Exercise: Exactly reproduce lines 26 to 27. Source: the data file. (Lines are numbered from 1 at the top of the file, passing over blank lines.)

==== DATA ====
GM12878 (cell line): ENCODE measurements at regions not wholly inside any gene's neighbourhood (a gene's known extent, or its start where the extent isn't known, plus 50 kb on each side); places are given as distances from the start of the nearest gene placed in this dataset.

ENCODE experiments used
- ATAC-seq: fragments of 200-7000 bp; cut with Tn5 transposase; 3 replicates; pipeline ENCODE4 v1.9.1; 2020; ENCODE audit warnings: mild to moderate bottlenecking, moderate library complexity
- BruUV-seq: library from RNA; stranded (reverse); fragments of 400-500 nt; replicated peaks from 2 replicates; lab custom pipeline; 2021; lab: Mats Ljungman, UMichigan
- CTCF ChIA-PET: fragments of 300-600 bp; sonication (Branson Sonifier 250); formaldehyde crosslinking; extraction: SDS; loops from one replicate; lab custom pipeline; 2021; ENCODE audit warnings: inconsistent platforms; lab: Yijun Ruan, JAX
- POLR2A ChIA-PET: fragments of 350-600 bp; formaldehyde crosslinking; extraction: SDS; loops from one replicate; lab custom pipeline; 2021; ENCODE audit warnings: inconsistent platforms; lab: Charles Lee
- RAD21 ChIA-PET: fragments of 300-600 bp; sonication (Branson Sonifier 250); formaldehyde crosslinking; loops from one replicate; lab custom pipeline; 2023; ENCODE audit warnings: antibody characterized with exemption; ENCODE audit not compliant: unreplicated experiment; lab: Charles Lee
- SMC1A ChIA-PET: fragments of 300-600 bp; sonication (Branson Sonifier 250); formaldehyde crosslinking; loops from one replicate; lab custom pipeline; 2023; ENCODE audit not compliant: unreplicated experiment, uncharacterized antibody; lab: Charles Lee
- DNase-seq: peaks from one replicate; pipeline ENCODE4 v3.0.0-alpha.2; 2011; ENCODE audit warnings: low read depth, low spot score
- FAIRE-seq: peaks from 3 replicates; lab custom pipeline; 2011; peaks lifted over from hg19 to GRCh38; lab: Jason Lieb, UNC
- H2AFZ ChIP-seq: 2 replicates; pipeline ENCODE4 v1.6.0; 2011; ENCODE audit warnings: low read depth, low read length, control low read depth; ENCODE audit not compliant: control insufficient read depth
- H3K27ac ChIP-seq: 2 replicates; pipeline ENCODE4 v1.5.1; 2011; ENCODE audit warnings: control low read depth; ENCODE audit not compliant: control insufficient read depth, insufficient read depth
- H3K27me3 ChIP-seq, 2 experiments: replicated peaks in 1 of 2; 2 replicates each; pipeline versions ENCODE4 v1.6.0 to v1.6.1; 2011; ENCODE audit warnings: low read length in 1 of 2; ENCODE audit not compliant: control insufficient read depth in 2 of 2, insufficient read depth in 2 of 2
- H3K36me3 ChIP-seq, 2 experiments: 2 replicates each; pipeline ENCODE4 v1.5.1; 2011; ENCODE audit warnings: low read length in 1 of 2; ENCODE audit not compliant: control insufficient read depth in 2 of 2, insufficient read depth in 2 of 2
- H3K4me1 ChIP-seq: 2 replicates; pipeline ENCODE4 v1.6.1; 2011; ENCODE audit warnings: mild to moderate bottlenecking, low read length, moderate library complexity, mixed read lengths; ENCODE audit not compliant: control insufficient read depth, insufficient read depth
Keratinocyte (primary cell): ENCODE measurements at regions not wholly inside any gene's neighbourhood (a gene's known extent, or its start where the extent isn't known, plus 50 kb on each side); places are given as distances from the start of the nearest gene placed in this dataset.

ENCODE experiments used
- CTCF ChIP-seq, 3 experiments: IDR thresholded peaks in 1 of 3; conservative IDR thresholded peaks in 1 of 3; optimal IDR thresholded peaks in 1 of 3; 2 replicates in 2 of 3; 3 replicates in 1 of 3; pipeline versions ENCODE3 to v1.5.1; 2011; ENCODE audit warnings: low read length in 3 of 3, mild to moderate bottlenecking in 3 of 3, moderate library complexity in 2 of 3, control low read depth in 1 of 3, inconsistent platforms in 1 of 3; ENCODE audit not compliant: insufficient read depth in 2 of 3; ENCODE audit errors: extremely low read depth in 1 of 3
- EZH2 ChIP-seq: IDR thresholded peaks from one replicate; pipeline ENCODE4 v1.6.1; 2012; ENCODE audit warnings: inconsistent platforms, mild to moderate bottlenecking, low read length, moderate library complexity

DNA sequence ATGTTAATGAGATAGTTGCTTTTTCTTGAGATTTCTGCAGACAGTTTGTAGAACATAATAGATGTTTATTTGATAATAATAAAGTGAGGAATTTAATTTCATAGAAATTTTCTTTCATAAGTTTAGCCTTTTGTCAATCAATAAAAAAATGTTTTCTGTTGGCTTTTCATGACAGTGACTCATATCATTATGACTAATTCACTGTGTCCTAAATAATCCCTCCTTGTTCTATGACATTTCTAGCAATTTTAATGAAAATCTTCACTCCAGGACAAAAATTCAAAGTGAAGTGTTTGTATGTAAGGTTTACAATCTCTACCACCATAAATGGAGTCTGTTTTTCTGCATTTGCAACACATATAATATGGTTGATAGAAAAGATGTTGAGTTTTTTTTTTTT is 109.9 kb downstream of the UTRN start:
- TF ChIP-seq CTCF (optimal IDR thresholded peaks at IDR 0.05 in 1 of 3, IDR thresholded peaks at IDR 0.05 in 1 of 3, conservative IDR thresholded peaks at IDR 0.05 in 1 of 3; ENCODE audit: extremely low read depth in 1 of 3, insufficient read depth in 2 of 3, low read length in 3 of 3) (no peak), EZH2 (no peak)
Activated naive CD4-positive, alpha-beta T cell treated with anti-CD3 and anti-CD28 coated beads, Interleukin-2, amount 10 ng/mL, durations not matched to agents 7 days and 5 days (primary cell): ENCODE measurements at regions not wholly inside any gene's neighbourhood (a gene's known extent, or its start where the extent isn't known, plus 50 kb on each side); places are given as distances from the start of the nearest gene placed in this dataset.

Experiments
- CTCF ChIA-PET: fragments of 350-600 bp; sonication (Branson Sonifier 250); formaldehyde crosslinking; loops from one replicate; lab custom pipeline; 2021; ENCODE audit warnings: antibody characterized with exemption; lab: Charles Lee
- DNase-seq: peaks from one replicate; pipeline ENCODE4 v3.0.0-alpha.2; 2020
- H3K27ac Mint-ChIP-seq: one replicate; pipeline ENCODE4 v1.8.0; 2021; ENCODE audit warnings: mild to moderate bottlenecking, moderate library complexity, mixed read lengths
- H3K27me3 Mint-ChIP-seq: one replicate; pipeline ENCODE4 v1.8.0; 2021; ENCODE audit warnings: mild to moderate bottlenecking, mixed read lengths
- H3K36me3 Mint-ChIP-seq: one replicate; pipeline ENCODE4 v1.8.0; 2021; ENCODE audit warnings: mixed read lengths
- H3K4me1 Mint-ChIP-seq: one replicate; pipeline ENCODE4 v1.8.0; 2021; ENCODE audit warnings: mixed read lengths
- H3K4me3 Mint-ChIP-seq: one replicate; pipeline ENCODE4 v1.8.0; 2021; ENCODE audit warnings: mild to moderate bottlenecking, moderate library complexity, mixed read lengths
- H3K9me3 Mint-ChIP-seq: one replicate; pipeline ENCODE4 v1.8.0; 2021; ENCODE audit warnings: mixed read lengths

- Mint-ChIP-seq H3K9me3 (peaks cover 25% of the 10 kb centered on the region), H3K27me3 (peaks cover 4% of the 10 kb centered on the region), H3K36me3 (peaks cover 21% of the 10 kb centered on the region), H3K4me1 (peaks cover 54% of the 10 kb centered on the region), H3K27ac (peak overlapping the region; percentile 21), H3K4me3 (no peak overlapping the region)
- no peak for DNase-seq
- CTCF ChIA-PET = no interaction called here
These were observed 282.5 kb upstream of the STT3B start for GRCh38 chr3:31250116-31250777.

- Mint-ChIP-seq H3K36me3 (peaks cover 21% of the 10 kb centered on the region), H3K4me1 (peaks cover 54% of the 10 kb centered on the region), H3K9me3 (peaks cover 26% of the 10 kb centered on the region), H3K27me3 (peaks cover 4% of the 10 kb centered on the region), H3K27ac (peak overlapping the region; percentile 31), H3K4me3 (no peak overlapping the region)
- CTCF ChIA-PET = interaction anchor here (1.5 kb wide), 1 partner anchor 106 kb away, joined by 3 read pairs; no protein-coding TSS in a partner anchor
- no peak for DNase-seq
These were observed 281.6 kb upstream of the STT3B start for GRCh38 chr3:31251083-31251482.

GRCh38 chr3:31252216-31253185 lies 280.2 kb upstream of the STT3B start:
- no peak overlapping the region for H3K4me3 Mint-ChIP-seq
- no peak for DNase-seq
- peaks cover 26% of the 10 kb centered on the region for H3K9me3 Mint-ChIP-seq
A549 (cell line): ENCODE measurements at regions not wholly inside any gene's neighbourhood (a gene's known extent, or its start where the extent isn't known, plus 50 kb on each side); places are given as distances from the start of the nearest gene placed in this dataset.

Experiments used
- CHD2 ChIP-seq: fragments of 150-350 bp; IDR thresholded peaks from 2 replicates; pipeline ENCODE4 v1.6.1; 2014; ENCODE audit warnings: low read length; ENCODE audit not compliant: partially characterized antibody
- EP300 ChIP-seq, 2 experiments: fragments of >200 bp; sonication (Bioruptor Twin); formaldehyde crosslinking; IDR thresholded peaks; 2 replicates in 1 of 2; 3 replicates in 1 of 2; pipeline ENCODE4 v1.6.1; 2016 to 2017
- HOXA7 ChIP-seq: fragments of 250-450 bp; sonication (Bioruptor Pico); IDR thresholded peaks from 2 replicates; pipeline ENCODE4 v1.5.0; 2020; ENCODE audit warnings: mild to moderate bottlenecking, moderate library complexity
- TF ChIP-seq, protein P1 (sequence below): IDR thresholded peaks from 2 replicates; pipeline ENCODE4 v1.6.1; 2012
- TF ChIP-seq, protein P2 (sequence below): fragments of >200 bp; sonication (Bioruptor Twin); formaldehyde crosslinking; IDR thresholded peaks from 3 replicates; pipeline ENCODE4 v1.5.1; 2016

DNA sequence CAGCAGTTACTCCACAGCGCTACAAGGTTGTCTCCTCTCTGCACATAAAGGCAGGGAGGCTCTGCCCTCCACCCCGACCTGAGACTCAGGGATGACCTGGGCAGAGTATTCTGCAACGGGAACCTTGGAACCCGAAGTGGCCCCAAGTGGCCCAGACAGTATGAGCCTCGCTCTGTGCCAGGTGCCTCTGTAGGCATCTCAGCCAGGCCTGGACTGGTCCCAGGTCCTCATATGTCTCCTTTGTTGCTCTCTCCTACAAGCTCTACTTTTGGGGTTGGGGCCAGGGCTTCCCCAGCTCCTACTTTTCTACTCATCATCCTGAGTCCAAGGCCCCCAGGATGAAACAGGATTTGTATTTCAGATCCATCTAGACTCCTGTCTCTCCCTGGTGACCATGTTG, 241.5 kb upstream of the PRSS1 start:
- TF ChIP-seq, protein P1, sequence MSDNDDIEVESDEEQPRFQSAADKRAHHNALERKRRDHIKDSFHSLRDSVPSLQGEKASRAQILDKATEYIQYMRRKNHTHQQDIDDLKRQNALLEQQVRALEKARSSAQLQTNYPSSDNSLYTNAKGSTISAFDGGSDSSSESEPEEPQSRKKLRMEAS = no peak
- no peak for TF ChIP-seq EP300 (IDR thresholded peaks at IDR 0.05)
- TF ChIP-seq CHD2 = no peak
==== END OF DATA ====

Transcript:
- H3K27ac Mint-ChIP-seq: one replicate; pipeline ENCODE4 v1.8.0; 2021; ENCODE audit warnings: mild to moderate bottlenecking, moderate library complexity, mixed read lengths
- H3K27me3 Mint-ChIP-seq: one replicate; pipeline ENCODE4 v1.8.0; 2021; ENCODE audit warnings: mild to moderate bottlenecking, mixed read lengths